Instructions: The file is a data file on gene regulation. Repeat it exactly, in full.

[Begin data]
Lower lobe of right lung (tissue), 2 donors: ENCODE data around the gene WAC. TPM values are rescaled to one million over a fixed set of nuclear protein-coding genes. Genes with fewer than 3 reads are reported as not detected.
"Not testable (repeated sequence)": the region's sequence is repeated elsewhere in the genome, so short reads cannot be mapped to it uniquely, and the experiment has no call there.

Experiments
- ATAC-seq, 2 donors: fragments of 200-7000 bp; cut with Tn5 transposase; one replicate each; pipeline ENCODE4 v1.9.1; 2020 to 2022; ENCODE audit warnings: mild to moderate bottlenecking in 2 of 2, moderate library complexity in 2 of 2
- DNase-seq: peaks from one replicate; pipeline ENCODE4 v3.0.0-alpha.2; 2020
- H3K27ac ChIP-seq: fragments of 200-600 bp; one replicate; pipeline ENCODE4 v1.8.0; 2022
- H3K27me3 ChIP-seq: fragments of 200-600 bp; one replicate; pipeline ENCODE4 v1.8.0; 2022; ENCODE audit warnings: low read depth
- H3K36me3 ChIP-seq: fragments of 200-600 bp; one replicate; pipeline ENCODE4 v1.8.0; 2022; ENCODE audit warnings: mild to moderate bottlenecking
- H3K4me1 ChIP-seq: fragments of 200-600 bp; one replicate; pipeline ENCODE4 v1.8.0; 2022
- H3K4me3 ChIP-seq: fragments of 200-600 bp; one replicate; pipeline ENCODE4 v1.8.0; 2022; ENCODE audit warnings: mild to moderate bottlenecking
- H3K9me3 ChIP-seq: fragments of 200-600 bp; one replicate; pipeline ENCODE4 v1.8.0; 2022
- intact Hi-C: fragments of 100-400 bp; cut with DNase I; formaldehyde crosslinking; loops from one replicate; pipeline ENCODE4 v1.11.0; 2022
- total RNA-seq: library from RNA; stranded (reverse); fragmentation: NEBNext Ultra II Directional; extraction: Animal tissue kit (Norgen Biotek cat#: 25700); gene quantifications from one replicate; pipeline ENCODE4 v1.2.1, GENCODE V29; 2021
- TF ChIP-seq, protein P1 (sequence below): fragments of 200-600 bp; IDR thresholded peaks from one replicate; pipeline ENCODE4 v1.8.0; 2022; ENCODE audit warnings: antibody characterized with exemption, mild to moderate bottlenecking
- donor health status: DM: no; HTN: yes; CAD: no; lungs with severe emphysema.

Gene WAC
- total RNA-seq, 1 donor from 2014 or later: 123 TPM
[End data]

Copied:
Lower lobe of right lung (tissue), 2 donors: ENCODE data around the gene WAC. TPM values are rescaled to one million over a fixed set of nuclear protein-coding genes. Genes with fewer than 3 reads are reported as not detected.
"Not testable (repeated sequence)": the region's sequence is repeated elsewhere in the genome, so short reads cannot be mapped to it uniquely, and the experiment has no call there.

Experiments
- ATAC-seq, 2 donors: fragments of 200-7000 bp; cut with Tn5 transposase; one replicate each; pipeline ENCODE4 v1.9.1; 2020 to 2022; ENCODE audit warnings: mild to moderate bottlenecking in 2 of 2, moderate library complexity in 2 of 2
- DNase-seq: peaks from one replicate; pipeline ENCODE4 v3.0.0-alpha.2; 2020
- H3K27ac ChIP-seq: fragments of 200-600 bp; one replicate; pipeline ENCODE4 v1.8.0; 2022
- H3K27me3 ChIP-seq: fragments of 200-600 bp; one replicate; pipeline ENCODE4 v1.8.0; 2022; ENCODE audit warnings: low read depth
- H3K36me3 ChIP-seq: fragments of 200-600 bp; one replicate; pipeline ENCODE4 v1.8.0; 2022; ENCODE audit warnings: mild to moderate bottlenecking
- H3K4me1 ChIP-seq: fragments of 200-600 bp; one replicate; pipeline ENCODE4 v1.8.0; 2022
- H3K4me3 ChIP-seq: fragments of 200-600 bp; one replicate; pipeline ENCODE4 v1.8.0; 2022; ENCODE audit warnings: mild to moderate bottlenecking
- H3K9me3 ChIP-seq: fragments of 200-600 bp; one replicate; pipeline ENCODE4 v1.8.0; 2022
- intact Hi-C: fragments of 100-400 bp; cut with DNase I; formaldehyde crosslinking; loops from one replicate; pipeline ENCODE4 v1.11.0; 2022
- total RNA-seq: library from RNA; stranded (reverse); fragmentation: NEBNext Ultra II Directional; extraction: Animal tissue kit (Norgen Biotek cat#: 25700); gene quantifications from one replicate; pipeline ENCODE4 v1.2.1, GENCODE V29; 2021
- TF ChIP-seq, protein P1 (sequence below): fragments of 200-600 bp; IDR thresholded peaks from one replicate; pipeline ENCODE4 v1.8.0; 2022; ENCODE audit warnings: antibody characterized with exemption, mild to moderate bottlenecking
- donor health status: DM: no; HTN: yes; CAD: no; lungs with severe emphysema.

Gene WAC
- total RNA-seq, 1 donor from 2014 or later: 123 TPM